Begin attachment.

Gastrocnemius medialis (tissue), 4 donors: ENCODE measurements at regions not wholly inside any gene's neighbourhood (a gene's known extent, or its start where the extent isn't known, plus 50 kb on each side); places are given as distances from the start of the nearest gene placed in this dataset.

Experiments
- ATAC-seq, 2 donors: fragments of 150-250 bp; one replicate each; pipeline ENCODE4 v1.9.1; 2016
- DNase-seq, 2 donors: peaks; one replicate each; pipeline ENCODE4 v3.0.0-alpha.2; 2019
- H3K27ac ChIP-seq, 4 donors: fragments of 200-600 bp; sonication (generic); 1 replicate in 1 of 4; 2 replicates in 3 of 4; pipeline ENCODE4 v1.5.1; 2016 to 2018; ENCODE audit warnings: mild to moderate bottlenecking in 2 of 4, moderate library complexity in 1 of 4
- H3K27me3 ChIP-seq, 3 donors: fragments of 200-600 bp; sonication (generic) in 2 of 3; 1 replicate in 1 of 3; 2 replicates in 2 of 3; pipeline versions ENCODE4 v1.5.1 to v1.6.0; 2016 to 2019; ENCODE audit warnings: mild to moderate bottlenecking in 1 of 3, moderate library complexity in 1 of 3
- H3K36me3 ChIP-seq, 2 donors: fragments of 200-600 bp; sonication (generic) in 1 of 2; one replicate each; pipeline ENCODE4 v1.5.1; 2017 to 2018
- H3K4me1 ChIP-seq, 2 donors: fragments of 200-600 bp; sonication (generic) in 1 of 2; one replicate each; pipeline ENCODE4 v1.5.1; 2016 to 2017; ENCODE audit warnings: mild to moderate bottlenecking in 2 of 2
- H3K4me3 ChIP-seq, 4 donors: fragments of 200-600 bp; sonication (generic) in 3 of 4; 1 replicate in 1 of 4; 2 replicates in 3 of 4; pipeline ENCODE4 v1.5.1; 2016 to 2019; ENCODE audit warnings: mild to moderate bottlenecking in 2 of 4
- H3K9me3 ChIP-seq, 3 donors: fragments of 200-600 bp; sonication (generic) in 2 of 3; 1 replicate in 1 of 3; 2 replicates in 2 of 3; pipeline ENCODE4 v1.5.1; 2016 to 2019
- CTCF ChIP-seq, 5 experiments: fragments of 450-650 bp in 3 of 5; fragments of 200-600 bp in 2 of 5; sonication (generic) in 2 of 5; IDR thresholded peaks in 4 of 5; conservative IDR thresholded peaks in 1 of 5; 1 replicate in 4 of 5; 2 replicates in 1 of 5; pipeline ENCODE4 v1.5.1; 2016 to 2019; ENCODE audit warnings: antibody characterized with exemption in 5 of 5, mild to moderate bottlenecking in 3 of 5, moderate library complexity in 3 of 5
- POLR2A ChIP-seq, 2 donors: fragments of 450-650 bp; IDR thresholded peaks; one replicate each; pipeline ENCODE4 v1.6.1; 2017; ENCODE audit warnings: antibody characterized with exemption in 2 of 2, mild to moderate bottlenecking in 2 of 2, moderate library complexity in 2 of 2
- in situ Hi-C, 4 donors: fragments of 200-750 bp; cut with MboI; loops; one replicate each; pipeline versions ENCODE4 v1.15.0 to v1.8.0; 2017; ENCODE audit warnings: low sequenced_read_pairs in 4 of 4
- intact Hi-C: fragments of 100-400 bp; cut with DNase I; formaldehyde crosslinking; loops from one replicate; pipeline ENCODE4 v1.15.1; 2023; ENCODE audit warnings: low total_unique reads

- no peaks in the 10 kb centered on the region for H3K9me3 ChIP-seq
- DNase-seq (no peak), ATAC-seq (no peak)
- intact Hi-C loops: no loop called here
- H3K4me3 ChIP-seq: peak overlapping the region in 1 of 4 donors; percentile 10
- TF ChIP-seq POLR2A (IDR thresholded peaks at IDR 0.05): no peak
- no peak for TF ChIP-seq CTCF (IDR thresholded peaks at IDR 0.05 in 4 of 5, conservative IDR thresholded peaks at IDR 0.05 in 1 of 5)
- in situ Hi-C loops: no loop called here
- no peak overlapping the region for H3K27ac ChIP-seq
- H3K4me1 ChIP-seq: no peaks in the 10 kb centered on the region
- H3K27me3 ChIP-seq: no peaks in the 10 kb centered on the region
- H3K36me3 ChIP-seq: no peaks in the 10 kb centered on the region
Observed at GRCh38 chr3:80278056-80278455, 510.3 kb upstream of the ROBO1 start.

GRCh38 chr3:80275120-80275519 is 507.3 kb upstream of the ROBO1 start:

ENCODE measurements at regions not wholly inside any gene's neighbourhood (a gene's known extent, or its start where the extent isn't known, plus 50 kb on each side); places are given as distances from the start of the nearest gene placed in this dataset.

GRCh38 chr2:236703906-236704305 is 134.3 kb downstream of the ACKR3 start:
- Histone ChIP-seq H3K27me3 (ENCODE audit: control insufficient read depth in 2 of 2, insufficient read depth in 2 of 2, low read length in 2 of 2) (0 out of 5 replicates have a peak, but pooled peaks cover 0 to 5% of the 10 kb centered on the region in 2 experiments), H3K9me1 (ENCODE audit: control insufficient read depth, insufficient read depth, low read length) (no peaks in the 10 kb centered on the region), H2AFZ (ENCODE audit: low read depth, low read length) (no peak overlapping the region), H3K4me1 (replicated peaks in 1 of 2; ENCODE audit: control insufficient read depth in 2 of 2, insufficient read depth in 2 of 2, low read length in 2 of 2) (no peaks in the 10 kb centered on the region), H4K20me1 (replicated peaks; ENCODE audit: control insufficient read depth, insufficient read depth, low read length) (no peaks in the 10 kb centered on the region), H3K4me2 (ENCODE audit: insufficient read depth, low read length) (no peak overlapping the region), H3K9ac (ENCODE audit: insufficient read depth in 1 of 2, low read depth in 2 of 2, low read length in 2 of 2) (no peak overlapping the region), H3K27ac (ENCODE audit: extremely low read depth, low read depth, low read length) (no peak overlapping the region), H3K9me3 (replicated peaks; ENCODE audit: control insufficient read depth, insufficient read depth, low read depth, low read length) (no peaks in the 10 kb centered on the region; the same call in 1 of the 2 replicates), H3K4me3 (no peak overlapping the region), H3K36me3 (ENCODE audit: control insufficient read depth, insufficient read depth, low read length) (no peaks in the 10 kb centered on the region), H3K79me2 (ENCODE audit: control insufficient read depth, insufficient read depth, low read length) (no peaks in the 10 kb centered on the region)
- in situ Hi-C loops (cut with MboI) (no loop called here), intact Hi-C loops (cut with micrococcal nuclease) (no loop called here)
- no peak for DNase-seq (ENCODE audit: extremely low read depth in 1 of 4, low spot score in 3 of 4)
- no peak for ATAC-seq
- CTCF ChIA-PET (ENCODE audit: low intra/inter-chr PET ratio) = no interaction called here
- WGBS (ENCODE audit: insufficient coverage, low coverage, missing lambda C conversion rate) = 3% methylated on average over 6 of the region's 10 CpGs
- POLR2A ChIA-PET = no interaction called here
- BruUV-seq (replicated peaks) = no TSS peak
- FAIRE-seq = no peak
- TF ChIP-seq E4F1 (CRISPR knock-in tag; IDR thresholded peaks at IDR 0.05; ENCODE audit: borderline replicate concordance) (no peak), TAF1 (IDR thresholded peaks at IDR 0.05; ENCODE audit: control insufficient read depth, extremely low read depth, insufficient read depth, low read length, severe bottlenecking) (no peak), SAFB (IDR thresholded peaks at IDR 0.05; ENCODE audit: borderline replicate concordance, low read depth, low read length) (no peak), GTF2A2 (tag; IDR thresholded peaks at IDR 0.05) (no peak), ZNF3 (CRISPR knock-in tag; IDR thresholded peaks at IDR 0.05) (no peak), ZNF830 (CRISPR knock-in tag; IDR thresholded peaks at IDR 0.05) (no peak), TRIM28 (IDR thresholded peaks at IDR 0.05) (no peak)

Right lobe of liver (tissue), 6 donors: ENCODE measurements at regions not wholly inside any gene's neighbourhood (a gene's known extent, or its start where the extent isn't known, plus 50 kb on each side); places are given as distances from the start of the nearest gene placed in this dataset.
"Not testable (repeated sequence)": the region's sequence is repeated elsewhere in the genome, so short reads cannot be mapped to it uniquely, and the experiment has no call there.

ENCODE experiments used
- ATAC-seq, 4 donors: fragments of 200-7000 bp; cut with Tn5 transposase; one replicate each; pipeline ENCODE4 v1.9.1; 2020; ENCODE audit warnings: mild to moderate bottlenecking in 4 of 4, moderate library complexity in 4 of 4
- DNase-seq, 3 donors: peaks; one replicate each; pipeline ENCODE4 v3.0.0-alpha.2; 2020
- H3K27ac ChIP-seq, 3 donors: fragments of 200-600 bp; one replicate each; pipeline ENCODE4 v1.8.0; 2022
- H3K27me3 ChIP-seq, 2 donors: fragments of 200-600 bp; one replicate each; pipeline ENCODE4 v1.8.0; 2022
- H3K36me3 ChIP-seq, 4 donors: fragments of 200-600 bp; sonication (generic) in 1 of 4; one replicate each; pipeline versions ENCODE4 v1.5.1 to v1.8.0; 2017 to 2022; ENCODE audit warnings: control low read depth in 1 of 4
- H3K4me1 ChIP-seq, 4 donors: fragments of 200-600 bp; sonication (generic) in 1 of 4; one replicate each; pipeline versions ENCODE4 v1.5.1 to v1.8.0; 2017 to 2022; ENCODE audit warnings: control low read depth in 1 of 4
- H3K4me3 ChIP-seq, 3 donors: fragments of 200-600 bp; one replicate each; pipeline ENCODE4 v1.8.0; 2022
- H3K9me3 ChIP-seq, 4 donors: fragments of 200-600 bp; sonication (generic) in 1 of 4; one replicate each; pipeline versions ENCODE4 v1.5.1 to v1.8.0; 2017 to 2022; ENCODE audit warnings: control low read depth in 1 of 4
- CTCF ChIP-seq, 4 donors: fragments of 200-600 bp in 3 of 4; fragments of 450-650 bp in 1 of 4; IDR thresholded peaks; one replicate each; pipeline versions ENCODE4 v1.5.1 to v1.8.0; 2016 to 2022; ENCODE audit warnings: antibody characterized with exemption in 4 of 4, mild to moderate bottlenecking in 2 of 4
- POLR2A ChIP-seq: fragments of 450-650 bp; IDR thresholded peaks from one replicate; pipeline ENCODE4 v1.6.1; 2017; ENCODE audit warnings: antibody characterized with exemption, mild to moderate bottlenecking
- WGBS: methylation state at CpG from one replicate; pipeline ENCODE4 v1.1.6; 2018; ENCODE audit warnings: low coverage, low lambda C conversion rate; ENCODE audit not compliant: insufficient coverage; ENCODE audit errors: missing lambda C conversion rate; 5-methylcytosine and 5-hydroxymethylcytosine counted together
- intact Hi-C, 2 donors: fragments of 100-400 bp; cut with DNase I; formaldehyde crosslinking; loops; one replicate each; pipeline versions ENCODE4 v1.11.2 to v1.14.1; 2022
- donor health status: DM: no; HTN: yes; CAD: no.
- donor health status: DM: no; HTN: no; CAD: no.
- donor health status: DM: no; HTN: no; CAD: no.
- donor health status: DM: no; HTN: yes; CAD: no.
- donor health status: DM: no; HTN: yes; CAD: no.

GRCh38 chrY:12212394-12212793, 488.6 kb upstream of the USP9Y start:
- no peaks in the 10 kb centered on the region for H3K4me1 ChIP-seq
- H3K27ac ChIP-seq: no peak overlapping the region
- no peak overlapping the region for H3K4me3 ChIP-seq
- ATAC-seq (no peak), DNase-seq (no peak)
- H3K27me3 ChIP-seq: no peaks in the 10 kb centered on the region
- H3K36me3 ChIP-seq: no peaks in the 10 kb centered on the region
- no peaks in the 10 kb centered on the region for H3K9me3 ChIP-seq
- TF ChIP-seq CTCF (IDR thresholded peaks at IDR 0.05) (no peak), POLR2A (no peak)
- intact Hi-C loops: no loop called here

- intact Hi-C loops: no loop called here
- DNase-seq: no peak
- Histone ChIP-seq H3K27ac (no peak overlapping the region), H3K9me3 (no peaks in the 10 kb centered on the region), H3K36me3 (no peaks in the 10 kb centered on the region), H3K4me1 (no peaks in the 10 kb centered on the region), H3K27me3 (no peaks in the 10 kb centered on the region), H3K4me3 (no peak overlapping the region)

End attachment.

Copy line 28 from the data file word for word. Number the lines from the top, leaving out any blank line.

ENCODE measurements at regions not wholly inside any gene's neighbourhood (a gene's known extent, or its start where the extent isn't known, plus 50 kb on each side); places are given as distances from the start of the nearest gene placed in this dataset.